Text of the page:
This opening paragraph of In Zanesville sets the town for this very funny coming-of-age story set in small-town Illinois (as an Illinois native, I'm thinking Zanesville is modeled on Moline). The narrator is a 14-year-old girl with a family that has serious problems (they're broke, the father is a drunk who disappears regularly) and a best friend named Felicia. It's the summer before ninth-grade, and the girls are babysitting a passel of kids to earn money to buy new clothes for fall. It is the home of their clients that is on fire--although the damage to the house is minimal, the boy who started the fire is severely punished by his father, hinting that the book is not just going to be a comic story.
As the two girls start the school year, they become interested in boys, which leads to some amusing episodes. Trouble comes, however, when they suddenly take a step up socially, being invited to a slumber party at a cheerleader's house. Ten boys show up to hang out with the 11 girls, and when Felicia goes off with a hunk, our heroine feels abandoned. While the description of her experience at the slumber party is funny, it's also poignant, reminding you of how serious everything feels in those early teen years. Following the party, matters get worse when, for some inexplicable reason, the cheerleaders want to hang out with the narrator (her name is never actually stated, although there are hints that made me think it's Jo Ann) but not Felicia. Without their friendship to sustain them, school is painful and the social scene seems surreal (Jo Ann has been hanging out in the artroom, picking up new vocabulary and avoiding the awkwardness of not having a crowd to sit with in the cafeteria).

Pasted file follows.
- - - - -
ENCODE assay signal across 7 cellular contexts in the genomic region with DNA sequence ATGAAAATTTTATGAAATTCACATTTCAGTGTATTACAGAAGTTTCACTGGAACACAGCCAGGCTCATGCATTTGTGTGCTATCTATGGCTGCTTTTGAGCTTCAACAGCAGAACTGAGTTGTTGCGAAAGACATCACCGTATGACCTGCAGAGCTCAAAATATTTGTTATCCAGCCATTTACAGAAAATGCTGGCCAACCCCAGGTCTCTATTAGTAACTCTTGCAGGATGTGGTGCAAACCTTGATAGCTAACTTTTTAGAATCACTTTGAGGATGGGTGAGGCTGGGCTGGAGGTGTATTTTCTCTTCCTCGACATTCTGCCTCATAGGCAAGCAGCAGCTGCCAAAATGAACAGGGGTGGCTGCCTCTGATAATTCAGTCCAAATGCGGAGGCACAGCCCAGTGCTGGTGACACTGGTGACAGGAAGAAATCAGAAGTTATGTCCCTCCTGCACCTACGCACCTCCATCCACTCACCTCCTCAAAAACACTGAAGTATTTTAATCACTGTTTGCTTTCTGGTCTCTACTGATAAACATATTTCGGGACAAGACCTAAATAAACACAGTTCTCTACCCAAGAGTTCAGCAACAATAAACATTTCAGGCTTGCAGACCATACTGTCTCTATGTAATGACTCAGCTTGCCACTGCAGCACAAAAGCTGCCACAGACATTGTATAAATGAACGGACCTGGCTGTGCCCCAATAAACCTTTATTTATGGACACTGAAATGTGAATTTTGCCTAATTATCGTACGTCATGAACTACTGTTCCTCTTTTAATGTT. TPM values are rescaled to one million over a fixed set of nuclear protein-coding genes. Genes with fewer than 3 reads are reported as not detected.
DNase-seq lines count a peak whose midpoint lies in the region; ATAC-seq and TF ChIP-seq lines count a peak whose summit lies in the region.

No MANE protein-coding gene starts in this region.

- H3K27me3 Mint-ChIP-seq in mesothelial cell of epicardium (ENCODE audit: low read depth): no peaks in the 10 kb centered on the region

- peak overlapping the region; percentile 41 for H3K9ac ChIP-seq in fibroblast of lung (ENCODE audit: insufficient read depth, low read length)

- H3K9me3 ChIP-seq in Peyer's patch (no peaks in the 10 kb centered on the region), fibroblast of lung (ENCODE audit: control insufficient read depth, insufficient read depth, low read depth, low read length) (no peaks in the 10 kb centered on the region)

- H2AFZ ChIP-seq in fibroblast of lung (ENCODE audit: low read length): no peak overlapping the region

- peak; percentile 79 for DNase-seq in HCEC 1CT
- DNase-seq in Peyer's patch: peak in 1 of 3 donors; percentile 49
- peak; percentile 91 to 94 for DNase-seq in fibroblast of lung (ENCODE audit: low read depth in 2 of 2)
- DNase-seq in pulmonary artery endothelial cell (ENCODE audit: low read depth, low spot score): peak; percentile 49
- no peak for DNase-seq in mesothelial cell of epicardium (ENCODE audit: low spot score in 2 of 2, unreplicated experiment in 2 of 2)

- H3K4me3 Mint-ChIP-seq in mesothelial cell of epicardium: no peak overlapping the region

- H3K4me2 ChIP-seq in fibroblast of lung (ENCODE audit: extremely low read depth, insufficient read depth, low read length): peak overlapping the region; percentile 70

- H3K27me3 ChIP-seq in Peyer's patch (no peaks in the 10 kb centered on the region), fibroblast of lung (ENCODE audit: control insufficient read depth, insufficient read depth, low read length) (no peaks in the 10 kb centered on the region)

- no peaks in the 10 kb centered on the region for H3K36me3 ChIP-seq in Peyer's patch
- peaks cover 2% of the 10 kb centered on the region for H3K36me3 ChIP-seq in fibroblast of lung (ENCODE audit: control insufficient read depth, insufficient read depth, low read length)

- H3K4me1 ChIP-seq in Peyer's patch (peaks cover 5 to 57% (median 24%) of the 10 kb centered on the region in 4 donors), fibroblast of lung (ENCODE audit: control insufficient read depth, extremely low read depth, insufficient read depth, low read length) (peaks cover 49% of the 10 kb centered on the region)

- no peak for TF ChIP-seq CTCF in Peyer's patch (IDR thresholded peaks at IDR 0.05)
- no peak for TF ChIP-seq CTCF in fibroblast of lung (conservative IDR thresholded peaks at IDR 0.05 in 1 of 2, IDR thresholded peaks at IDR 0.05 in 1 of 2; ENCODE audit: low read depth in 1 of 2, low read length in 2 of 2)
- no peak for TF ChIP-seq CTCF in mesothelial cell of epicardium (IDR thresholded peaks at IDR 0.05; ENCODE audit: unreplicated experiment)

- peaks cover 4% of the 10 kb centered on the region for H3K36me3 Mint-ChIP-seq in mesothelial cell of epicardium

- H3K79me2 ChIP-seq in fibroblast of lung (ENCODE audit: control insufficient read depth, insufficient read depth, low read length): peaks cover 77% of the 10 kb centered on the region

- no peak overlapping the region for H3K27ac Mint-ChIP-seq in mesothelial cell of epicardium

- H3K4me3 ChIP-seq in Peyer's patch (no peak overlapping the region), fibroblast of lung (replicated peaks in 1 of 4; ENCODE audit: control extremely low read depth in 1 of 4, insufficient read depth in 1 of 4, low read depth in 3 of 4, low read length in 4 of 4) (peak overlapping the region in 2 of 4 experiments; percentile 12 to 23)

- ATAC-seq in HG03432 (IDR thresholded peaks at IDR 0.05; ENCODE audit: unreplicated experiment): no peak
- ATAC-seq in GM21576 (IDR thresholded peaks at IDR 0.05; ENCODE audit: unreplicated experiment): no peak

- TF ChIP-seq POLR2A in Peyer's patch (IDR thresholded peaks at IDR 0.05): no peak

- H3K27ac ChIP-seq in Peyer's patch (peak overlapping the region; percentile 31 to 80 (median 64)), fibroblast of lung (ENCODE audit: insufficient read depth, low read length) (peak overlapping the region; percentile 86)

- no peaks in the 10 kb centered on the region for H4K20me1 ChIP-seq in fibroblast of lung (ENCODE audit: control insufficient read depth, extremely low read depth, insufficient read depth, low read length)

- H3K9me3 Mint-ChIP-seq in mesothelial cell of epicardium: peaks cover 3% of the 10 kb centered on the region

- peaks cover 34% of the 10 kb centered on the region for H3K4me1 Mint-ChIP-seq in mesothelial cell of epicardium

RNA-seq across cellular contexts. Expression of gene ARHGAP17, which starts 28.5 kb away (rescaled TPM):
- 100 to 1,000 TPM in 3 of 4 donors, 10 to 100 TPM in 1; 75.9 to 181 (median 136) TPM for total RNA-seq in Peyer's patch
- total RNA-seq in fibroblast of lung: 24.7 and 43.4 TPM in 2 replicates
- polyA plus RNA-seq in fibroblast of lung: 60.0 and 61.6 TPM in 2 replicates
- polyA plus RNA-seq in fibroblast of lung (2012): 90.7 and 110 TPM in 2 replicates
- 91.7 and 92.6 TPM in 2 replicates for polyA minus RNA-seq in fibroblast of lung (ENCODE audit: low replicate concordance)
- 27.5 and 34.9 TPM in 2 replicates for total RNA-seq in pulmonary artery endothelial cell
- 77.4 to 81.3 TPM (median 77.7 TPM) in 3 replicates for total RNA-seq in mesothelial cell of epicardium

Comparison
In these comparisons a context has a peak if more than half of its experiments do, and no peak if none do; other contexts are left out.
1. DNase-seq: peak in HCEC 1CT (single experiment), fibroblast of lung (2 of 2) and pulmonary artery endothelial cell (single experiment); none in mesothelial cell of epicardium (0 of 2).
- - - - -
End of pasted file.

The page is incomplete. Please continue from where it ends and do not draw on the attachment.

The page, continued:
While the book's undercurrent of sadness makes you think that it's going to have a very serious outcome, in fact the ending is lighthearted. Still, In Zanesville has made me start worrying about my granddaughter's teen years (and she's only 4).
I wish my mother wouldn't mention bras in front of my father; I don't know how much he knows or doesn't know about certain matters. My mother's own bras are large quilted things that I used to think were funny. Now when I see them on the laundry table, one cup folded into the other, I have a sense of impending doom. It's like being on your way to the Alps and knowing that when you get there you'll have to wear lederhosen.